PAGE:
Support manga, support your library!
I recently came to the decision to retire my bimonthly Library Love feature. With the slogan “Support manga, support your library!,” Library Love was a way for me to highlight manga that I was borrowing and reading from my local libraries. It’s time for me to finally say goodbye to Library Love in order to make room at Experiments in Manga for other features and reviews. In the future, I will be including my thoughts on my library manga finds in the “Quick Takes” section of the My Week in Manga feature. As I say my final farewell to Library Love (the feature, not my actual love for libraries which is eternal), I wanted to make one last special Library Love post that focused on actually finding manga in libraries. What I’ll have to say specifically applies to libraries in the United States and Canada since those are what I am most familiar with, but hopefully my comments will apply to library systems in other countries as well.
I adore libraries and I have since I was very young. I don’t think anyone was really very surprised when I fell into librarianship as a career. There are many, many reasons that I’m thankful for libraries which I won’t get into here, but I would like to say this: If it wasn’t for libraries, I would not have become the manga fanatic that I am now. When I first started reading manga, it was all borrowed from libraries. For one thing, collecting manga requires both money and space. Making use of libraries that are already doing some of that collecting is a good thing. It benefits you and it benefits libraries, too. Manga and comics tend to circulate well, and good circulations statistics help libraries in a variety of ways. Plus, by supporting manga at your library, you are also supporting the creators and publishers of that manga.
Manga can be found in all types of libraries: public, academic, school, special. Archives and museums get in on the manga action, too. It’s somewhat difficult to make generalizations regarding how to find manga in libraries because each library is different and serves a different population. Broadly speaking, libraries are organized in the way that best serves its patrons, which means that the same manga found in one library may be shelved in another area entirely at a different library. Some libraries will shelve manga and other comics by subject, mixed in with the rest of the collection. Other libraries will have an entire section devoted specifically to manga and graphic novels. In some cases, a library may divide materials by age group. There any number of ways to organize a collection, and each library is different. Familiarize yourself with your library’s system and be aware that you may need to look in multiple places to find all of the manga.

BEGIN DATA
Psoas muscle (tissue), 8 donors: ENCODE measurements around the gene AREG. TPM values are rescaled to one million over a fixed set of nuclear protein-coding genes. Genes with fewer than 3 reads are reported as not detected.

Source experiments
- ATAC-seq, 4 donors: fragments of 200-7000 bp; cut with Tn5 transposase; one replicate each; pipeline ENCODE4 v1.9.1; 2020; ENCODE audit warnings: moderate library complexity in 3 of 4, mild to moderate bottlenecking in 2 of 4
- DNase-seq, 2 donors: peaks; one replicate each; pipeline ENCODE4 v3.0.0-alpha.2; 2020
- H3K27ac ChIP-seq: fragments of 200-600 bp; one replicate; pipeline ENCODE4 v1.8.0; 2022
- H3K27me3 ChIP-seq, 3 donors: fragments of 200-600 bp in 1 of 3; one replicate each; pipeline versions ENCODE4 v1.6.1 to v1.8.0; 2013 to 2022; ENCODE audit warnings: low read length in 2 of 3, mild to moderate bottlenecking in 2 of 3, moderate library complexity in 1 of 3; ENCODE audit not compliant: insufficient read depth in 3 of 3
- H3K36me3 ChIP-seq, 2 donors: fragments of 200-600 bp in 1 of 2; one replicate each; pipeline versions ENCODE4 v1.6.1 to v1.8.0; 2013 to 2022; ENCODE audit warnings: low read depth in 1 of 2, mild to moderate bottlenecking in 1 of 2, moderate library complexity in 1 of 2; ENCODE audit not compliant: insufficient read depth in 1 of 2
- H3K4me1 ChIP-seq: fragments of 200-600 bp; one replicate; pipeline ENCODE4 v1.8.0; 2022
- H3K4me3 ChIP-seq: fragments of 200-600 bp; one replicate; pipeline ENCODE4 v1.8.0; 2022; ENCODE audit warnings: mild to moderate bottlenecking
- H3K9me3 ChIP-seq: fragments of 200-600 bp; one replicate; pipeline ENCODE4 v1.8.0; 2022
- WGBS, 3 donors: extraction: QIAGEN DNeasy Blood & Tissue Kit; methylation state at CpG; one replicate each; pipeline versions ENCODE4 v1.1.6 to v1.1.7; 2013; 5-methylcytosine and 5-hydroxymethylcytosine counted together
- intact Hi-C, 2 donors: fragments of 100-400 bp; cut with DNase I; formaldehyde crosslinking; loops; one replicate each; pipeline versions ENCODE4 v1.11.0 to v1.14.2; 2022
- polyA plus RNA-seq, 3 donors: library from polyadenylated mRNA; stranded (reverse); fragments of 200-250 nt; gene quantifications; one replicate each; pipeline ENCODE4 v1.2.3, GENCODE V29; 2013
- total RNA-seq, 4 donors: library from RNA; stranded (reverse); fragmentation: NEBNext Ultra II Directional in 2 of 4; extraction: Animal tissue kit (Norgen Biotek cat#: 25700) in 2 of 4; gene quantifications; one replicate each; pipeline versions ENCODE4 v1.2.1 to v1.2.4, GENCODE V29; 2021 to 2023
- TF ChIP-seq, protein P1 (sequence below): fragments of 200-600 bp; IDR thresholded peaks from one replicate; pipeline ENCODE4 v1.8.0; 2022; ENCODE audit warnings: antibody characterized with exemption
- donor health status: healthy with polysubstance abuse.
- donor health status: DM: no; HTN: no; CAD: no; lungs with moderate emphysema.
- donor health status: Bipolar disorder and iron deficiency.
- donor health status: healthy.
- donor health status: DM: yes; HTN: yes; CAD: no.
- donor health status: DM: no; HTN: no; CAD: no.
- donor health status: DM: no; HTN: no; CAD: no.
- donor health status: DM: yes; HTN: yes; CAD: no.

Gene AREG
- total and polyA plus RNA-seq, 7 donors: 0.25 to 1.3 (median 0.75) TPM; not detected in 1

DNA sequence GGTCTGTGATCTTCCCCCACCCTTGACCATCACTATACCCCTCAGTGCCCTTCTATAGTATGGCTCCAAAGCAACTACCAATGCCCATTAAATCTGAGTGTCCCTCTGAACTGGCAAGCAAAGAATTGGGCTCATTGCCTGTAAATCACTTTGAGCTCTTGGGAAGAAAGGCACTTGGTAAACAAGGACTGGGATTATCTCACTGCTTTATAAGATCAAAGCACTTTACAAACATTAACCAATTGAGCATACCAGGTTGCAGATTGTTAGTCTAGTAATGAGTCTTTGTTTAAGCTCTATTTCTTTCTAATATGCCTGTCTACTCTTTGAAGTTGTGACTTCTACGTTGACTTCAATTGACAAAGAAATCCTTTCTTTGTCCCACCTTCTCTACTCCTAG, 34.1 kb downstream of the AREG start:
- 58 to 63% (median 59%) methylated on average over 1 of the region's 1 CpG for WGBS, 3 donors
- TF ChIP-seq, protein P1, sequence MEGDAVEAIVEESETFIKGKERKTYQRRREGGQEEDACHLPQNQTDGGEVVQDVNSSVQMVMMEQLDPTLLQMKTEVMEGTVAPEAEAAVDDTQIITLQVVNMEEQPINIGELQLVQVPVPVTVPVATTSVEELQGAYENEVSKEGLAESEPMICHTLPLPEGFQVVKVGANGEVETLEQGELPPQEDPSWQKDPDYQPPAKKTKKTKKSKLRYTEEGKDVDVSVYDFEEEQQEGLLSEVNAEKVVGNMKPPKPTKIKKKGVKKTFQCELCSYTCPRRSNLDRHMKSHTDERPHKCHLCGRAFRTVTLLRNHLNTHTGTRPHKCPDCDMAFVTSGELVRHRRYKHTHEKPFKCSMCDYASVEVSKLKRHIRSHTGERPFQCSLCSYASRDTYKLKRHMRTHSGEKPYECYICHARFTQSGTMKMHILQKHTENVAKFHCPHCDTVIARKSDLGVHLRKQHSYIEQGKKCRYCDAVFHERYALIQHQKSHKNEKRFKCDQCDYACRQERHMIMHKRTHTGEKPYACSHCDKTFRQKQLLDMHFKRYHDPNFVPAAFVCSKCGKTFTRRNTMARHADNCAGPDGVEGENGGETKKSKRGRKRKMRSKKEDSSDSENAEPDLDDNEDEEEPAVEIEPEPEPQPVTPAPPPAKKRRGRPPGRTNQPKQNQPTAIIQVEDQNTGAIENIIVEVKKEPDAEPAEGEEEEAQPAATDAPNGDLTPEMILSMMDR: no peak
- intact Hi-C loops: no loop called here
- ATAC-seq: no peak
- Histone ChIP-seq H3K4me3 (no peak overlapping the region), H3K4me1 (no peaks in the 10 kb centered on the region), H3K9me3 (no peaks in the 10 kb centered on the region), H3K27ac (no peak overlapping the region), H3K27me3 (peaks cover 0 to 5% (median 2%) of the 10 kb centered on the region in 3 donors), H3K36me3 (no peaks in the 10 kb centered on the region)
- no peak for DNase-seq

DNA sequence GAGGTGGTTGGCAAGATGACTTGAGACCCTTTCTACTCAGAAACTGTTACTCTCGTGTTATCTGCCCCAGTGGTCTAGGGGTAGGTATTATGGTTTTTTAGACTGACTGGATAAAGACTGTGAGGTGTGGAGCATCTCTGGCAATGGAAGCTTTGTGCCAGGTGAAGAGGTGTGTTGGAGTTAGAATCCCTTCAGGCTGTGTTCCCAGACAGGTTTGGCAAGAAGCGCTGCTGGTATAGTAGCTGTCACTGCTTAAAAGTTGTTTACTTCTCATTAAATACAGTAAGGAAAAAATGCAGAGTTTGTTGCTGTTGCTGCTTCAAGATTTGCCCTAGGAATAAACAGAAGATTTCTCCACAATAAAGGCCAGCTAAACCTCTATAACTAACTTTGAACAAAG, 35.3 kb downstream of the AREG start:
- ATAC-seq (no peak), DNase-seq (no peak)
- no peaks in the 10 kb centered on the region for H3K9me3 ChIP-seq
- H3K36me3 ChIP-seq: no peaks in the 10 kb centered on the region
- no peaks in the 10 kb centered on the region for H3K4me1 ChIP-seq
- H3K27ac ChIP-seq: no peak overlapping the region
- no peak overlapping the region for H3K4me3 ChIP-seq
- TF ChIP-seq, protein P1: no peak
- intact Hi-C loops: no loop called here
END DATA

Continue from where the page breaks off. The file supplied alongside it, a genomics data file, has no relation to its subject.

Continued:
One of the benefits of a library is that it is a physical location that you can visit. After you figure out where the manga is shelved, take time to browse! It’s a quick and easy way of determining what sorts of manga your library collects and sampling what it has. There’s also this wonderful phenomena called serendipity–you might discover manga that you didn’t even know you wanted to read. But don’t limit yourself to what you can see on the shelf, because the library will always have more manga available. Be sure to make use of the library’s catalog, too. Most libraries have an online catalog that supports searches by title, creator, subject, ISBN, general keyword, and more. Some libraries are even beginning to explore digital options for manga and comics, too.
Finding manga through a library doesn’t stop there, either. Many libraries participate in interlibrary loan programs which allow one library to borrow materials that another library owns. This is a fantastic way to track down copies of hard-to-find or out-of-print manga to read. Many libraries also accept and pursue purchase suggestions from their patrons. If there’s a manga you’d like to read or that you think would be a good fit for your library, let someone know! Generally, libraries want to provide access to the materials that people want or are excited about; they want to spend money on materials that will actually be used. Which brings me to my final point about manga in libraries: Don’t be afraid to talk with the librarians and other library workers! Make suggestions, ask questions, and give feedback. We really are here to help.
Quick Tips for Finding Manga in Libraries
1) Manga might be kept in multiple areas, you may need to look around
2) Browse the shelves, but search the catalog, too
3) Check to see if your library participates in an interlibrary loan program
4) Many libraries accept purchase suggestions. Don’t see what you want? Ask for it!
5) Don’t be afraid of the librarians and other library workers (We’re here to help!)